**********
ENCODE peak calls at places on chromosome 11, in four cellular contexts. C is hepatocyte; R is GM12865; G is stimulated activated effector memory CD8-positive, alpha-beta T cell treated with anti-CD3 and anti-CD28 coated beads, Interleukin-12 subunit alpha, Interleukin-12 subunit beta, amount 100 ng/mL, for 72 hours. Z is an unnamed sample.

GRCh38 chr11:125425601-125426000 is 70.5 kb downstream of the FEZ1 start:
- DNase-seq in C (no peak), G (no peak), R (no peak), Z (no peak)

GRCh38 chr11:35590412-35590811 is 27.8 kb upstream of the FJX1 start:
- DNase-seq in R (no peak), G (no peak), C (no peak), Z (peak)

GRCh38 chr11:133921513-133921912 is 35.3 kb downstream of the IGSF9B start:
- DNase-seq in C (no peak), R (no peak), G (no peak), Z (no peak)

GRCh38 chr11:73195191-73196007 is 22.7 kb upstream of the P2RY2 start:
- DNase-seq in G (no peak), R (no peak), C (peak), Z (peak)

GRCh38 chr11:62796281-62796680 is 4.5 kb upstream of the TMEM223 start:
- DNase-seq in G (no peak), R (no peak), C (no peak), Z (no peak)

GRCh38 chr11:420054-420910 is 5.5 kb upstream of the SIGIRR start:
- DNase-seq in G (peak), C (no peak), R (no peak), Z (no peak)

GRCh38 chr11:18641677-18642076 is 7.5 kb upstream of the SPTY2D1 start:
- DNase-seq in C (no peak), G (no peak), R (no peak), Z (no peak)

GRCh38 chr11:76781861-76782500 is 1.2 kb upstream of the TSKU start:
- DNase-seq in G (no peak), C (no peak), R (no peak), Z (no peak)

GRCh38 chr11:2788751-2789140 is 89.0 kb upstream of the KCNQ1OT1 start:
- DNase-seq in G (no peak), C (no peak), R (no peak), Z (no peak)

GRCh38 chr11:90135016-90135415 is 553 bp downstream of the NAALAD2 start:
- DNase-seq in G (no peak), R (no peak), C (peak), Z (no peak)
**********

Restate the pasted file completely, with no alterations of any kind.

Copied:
ENCODE peak calls at places on chromosome 11, in four cellular contexts. C is hepatocyte; R is GM12865; G is stimulated activated effector memory CD8-positive, alpha-beta T cell treated with anti-CD3 and anti-CD28 coated beads, Interleukin-12 subunit alpha, Interleukin-12 subunit beta, amount 100 ng/mL, for 72 hours. Z is an unnamed sample.

GRCh38 chr11:125425601-125426000 is 70.5 kb downstream of the FEZ1 start:
- DNase-seq in C (no peak), G (no peak), R (no peak), Z (no peak)

GRCh38 chr11:35590412-35590811 is 27.8 kb upstream of the FJX1 start:
- DNase-seq in R (no peak), G (no peak), C (no peak), Z (peak)

GRCh38 chr11:133921513-133921912 is 35.3 kb downstream of the IGSF9B start:
- DNase-seq in C (no peak), R (no peak), G (no peak), Z (no peak)

GRCh38 chr11:73195191-73196007 is 22.7 kb upstream of the P2RY2 start:
- DNase-seq in G (no peak), R (no peak), C (peak), Z (peak)

GRCh38 chr11:62796281-62796680 is 4.5 kb upstream of the TMEM223 start:
- DNase-seq in G (no peak), R (no peak), C (no peak), Z (no peak)

GRCh38 chr11:420054-420910 is 5.5 kb upstream of the SIGIRR start:
- DNase-seq in G (peak), C (no peak), R (no peak), Z (no peak)

GRCh38 chr11:18641677-18642076 is 7.5 kb upstream of the SPTY2D1 start:
- DNase-seq in C (no peak), G (no peak), R (no peak), Z (no peak)

GRCh38 chr11:76781861-76782500 is 1.2 kb upstream of the TSKU start:
- DNase-seq in G (no peak), C (no peak), R (no peak), Z (no peak)

GRCh38 chr11:2788751-2789140 is 89.0 kb upstream of the KCNQ1OT1 start:
- DNase-seq in G (no peak), C (no peak), R (no peak), Z (no peak)

GRCh38 chr11:90135016-90135415 is 553 bp downstream of the NAALAD2 start:
- DNase-seq in G (no peak), R (no peak), C (peak), Z (no peak)